My First Blog Post
Posted by Kevin Harmon on February 16, 2012
I have a confession to make. I wanted to be published by a big New York publishing house. I mean, I really wanted to be published by a big New York publishing house. That would mean I had made it as a writer. It would mean that when I told people I was a writer and they asked, “You mean you’ve been published?”, I could tell them, “Yes. And by Simon & Schuster, too.” Or Bantam. Or Little, Brown. Which one didn’t really make a difference. So long as they were big. And located in New York.
So I did everything I was supposed to do. I made sure my manuscript, The Archangel Response, was in tip-top shape. I spent a ton of time drafting just the right query letter. I did endless searches, looking for agents who specialize in mysteries and thrillers. When I found a list of about 40 of the top literary agents, I tailored a query letter for each one of them, and sent it off just the way they specified on their website.
Then the rejections started coming in. Some were just form letters, or postcards, or generic e-mails. But some were very nice, with personalized messages of encouragement, showing that they’d actually read it and even the few sample pages I sent along too! But in the end, they were all rejections. They gave several reasons, of course: we don’t take on unpublished authors; we think your project would be better suited for another agent; we like your idea, but we’re just too busy to take on new clients right now.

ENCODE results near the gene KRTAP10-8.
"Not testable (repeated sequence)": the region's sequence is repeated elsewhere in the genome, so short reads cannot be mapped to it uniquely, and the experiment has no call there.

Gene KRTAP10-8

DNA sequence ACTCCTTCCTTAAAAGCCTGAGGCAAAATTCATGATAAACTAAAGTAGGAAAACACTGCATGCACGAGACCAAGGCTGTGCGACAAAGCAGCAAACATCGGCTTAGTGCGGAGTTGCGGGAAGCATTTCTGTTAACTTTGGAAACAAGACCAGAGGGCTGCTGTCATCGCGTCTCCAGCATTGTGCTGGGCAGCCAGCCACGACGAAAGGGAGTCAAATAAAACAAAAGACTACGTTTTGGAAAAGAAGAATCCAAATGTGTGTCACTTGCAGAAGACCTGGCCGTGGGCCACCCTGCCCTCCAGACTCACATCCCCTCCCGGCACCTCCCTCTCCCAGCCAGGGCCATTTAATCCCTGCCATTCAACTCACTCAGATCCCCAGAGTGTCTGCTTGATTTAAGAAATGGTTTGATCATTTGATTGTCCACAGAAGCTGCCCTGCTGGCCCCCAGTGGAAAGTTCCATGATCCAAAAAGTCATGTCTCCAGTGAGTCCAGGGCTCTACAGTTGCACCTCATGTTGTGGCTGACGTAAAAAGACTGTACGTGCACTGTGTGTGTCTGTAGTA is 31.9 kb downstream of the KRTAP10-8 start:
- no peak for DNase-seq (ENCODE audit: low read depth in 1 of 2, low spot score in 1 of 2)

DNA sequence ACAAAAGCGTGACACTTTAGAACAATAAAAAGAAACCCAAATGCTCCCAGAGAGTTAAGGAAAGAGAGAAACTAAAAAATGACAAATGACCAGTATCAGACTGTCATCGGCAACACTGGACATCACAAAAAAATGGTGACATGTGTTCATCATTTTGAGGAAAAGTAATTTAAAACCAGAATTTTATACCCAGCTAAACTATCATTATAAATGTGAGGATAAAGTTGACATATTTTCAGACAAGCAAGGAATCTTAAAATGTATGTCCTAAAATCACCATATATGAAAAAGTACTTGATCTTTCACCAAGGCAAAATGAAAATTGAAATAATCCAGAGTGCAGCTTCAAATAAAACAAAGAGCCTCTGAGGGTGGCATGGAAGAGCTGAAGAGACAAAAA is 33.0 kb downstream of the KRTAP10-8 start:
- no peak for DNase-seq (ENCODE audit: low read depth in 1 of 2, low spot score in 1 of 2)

And it wasn’t that they didn’t like the book… they’d never even read it!
So I asked myself, should I start over, and write a new book? But what’s the chance that they’d like the query letter for that one any better? Or should I forget the whole thing, and stop trying to be something I’m not.
That kind of rejection can be discouraging, I can tell you. But then, with a little encouragement from some family and friends, I decided to self publish. Yes, I decided to be one of those kind of authors. The kind people look down on. Vanity authors, they’re called.
But then I thought, what the heck! All those agents rejected me, not my book! My book is the same, whether it’s published by a big publisher or myself. In fact, it’s probably even better now. If an editor for a big publisher had got a hold of it, they might have stripped it of everything good. Getting rid of everything they thought wasn’t “marketable”. Or too politically correct. Or too whatever.
But with self-publishing, I can make The Archangel Response just the way I want it! And if people like it, I’ll get the credit. And if they don’t, that’s on me too. There’s no reason – other than the quality – why it can’t succeed. In the past, publishers controlled: the means of distribution. But now, with Smashwords and Amazon’s self-publishing unit Createspace, and e-readers like the Kindle, Nook, iPad, and Sony, I can make my book just as available to the reading public as any other.
Technology evened the playing field with the big publishing kingdoms! Now it’s time for the unpublished barbarians to crash the castle!